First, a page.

My team formed a circle holding hands. At this point we'd lost the other girl as she had to go prepare dinner. So it was just me and the boys. Timi had egg all over his hands so it was pretty disgusting to hold his hand. The egg goo did make them stick together a bit, which was good for the objective of the game. As my team stood in a circle holding hands, someone from the other team had to say some sort of cheesy line I can't recall and they were allowed in the circle. Then, they had to say another cheesy line and attempt to leave the circle. The game was chaos! As the only girl, I was an obvious target for escape. Apparently they hadn't factored in my years of boxing out for a rebound in basketball coupled with my fierce competitive nature. I honestly don't remember what actually happened, but my teammates were very impressed. The problem with the game is that the person trying to escape always ended up in a tangled heap that consisted of me and my teammates. There seemed to be no time limit for their escape and we turned into a giant writhing pile of bodies until someone said stop. At one point my wrist started to twist the wrong way. I decided a broken wrist was not worth it and decided to let go. The game was funny to watch, I am sure but painful to be a part of. I never really did get the point.

The last event was something we often subject our students to. It's a relay where you have to eat foods that other cultures like but we often think are gross. It is good preparation for outreach where you often have to eat food you wouldn't choose to eat. I am not the best at this sort of game. In this version, each team member had to choose something out of the bag and eat it. Everyone had to go at least once but there were three "lifelines" where someone could help their teammate eat. Some of the items were gross and some just difficult or time-consuming to eat. I went first and got some disgusting fried seaweed. I hate seaweed but I couldn't let my team down. I almost puked but I got it down. Later I helped a teammate eat a Snickers so I could get the seaweed taste out of my mouth. In the end my team dominated and won the grand prize- 30 candy bars.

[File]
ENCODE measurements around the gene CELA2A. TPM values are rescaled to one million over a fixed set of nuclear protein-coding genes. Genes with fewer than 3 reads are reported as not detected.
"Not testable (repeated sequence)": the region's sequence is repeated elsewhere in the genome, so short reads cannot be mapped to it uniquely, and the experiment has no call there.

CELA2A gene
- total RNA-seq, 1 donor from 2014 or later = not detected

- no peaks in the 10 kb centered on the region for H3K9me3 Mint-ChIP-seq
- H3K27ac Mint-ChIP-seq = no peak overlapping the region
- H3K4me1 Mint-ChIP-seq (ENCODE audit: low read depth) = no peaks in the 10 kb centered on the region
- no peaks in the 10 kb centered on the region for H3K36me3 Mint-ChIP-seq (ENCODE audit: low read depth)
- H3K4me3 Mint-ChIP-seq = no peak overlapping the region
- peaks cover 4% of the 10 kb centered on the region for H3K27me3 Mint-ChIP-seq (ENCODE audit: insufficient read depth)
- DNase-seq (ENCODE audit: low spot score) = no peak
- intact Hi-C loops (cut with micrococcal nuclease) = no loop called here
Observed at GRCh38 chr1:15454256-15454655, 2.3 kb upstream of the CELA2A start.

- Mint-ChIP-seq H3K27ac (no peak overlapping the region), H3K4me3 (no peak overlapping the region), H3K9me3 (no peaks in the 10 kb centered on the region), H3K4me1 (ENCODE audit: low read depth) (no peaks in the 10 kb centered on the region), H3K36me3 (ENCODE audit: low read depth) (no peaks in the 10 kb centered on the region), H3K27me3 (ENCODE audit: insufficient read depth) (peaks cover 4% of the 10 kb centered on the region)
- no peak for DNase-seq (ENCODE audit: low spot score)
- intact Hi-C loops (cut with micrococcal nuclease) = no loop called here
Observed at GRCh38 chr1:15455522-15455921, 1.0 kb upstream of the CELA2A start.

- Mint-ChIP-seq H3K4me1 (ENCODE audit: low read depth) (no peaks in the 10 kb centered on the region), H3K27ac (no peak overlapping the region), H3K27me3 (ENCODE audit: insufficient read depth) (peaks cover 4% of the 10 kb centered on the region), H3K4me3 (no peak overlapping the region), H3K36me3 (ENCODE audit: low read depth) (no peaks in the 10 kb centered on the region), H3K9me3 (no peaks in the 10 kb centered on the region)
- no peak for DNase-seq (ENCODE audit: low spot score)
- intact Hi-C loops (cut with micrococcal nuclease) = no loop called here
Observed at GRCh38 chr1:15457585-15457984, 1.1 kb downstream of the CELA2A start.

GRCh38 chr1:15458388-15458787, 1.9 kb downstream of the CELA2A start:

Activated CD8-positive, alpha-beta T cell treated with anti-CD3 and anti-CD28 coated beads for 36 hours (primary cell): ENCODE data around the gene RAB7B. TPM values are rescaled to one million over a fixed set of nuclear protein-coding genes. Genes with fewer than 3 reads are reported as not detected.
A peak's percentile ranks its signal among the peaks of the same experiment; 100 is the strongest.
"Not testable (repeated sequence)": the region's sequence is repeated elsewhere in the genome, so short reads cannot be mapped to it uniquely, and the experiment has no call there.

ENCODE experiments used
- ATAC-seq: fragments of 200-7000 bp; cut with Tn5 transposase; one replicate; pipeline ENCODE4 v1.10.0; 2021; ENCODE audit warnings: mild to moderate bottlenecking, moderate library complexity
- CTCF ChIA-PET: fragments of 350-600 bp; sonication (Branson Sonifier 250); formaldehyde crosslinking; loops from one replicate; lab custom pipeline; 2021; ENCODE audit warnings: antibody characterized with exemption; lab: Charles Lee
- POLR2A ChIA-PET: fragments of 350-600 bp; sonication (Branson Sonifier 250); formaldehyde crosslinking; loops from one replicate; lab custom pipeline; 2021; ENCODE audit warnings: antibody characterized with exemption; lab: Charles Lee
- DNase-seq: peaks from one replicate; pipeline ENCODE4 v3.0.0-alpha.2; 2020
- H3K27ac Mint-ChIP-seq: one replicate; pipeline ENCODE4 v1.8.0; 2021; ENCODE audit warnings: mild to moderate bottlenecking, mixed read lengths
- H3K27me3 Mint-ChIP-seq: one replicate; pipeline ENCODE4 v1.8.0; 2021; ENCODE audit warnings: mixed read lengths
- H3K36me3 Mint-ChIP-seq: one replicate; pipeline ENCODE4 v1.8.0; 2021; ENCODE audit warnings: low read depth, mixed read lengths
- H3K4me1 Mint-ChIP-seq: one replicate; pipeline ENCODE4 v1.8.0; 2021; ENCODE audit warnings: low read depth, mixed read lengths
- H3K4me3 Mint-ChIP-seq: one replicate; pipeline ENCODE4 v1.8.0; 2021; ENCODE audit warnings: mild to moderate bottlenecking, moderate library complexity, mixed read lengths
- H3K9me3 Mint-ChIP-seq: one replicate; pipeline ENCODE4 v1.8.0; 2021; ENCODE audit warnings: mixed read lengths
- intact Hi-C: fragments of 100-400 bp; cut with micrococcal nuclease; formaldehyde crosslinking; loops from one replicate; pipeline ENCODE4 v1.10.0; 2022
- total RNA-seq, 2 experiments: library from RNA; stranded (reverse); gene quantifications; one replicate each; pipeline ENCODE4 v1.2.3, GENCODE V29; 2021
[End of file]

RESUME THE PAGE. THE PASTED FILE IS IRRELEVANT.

Today we had more meetings about the DTS and SFMI- our Surfer's for Missions program. Then we had a beach day. We went to Kihei, which is almost always sunny. Today was one of the few exceptions. We even changed beaches midway to escape the blowing sand. We ended up in a grassy park next to the beach. It was fun but extremely windy. Overall it was a good staff conference. I feel more informed and more bonded. I am pretty sure that was the whole point.

Saturday, April 03, 2010

Transition Time....Again!

The last two weeks have been quite interesting. The students left for Asia about a week ago so it was a crazy week leading up to their departure. I finished the curriculum for English teaching that I had been working on for about a month. I am anxious to see how it works overseas.

This past week we've started training for DTS staff. This involves getting to know each other better, praying for our future students and planning the overall DTS. We will continue to do this next week as well.

I don't have a whole lot to say in this blog post but I wanted to mention that I put a tour of the house I currently live in on my website. Go to www.lizhightower.com and click on Maui videos. I should be moving to a better room shortly but you can see some of our base and my living conditions for the past two months.